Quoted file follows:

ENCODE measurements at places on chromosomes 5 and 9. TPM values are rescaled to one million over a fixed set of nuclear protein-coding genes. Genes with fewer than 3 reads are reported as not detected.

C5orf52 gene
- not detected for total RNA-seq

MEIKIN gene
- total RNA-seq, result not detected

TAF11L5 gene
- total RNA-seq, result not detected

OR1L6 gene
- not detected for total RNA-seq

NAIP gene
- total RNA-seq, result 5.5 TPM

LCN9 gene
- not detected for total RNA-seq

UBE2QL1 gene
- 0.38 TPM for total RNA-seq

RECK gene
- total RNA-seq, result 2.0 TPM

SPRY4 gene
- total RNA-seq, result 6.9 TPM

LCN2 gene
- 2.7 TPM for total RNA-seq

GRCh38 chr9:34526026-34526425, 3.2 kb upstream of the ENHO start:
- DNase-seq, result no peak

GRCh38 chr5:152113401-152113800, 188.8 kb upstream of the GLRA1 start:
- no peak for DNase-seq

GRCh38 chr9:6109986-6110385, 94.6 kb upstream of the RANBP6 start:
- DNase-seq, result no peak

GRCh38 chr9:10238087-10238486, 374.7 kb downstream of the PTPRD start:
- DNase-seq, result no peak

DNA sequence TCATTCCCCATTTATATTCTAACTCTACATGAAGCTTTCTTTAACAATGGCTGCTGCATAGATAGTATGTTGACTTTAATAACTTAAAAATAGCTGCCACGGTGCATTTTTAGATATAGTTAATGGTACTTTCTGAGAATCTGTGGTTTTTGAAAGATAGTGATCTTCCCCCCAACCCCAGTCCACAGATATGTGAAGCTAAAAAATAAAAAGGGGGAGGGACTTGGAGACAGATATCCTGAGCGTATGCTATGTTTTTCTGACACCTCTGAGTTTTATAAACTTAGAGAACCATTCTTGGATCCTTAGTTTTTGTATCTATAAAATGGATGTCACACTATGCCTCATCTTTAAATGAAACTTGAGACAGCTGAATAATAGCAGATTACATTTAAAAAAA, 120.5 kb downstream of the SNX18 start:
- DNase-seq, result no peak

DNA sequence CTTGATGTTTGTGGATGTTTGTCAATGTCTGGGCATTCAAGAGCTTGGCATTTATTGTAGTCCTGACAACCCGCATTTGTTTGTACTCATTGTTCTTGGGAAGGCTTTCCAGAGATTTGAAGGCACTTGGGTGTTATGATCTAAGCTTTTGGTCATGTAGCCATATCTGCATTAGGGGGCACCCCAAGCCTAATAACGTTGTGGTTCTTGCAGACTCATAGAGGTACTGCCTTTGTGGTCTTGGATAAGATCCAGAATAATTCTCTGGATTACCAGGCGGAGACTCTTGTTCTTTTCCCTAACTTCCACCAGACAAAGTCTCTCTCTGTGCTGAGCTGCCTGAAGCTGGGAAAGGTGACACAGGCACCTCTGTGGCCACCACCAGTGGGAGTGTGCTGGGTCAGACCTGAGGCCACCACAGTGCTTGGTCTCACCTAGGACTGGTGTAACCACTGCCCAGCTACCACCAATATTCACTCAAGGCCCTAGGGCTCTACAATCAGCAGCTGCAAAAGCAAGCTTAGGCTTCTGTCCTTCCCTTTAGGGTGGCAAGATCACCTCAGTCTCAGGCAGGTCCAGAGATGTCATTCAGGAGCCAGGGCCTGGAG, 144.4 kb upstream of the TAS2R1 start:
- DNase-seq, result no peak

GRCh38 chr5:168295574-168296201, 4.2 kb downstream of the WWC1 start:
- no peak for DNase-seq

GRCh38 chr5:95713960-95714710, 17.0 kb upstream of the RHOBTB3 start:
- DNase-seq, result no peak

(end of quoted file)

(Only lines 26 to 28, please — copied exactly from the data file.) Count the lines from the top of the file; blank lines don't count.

GRCh38 chr9:6109986-6110385, 94.6 kb upstream of the RANBP6 start:
- DNase-seq, result no peak

GRCh38 chr9:10238087-10238486, 374.7 kb downstream of the PTPRD start: